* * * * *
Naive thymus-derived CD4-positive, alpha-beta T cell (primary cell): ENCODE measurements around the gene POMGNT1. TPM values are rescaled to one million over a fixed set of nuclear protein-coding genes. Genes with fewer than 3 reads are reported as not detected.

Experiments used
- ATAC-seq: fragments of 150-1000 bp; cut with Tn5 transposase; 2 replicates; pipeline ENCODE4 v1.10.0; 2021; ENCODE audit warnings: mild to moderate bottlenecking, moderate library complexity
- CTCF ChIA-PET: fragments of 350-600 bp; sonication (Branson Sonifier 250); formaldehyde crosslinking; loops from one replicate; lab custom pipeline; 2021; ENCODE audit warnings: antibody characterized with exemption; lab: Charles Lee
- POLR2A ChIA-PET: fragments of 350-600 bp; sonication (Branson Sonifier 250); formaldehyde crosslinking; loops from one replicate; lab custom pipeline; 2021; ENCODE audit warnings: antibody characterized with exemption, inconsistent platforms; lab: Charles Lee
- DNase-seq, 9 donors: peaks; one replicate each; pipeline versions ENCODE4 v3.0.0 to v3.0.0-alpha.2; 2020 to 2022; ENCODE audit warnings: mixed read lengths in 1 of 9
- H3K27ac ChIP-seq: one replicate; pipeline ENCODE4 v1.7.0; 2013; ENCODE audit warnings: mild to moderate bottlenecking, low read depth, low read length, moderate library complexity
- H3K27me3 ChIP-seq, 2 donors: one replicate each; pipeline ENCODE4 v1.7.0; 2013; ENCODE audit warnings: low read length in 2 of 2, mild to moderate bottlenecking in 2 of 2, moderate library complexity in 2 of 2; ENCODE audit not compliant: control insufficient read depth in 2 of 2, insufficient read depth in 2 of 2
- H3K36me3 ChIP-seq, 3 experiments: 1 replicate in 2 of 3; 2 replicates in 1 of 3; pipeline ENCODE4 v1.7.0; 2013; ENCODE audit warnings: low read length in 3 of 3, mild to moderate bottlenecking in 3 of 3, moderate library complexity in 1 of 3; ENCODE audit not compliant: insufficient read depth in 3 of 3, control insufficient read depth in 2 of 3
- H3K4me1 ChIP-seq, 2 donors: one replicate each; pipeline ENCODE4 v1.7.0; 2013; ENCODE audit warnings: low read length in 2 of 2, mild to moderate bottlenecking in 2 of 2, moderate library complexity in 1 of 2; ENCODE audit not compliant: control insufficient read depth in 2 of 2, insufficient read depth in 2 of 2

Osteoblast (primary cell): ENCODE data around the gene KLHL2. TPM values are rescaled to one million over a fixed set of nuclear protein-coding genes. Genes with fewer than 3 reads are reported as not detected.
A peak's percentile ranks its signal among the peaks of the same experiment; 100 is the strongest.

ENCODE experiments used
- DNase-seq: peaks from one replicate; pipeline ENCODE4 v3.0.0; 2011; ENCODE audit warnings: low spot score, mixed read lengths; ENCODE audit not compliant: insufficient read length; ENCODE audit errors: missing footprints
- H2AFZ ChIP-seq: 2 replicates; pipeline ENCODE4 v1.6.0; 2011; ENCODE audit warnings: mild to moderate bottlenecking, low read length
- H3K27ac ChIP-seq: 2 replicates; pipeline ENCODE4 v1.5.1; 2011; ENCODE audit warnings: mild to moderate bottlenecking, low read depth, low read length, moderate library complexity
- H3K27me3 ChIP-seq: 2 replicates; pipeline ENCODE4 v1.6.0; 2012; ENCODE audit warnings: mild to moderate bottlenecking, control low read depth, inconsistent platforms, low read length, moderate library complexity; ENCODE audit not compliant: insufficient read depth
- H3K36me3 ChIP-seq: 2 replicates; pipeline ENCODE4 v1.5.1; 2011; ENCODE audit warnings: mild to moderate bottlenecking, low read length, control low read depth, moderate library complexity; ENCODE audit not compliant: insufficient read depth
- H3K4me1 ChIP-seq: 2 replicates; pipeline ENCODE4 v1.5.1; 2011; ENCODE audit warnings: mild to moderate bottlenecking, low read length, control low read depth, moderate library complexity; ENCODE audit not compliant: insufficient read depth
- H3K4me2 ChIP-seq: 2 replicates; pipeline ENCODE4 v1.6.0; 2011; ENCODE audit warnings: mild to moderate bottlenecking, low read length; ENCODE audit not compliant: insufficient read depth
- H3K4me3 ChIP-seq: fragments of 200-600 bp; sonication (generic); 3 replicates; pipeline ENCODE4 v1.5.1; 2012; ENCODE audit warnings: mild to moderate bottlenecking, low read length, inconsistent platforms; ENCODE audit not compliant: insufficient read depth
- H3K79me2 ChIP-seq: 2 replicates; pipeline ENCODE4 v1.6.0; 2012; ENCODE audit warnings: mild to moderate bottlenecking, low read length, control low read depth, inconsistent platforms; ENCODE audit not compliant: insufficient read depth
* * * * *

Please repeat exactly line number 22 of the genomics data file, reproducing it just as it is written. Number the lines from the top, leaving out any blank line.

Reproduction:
- H3K79me2 ChIP-seq: 2 replicates; pipeline ENCODE4 v1.6.0; 2012; ENCODE audit warnings: mild to moderate bottlenecking, low read length, control low read depth, inconsistent platforms; ENCODE audit not compliant: insufficient read depth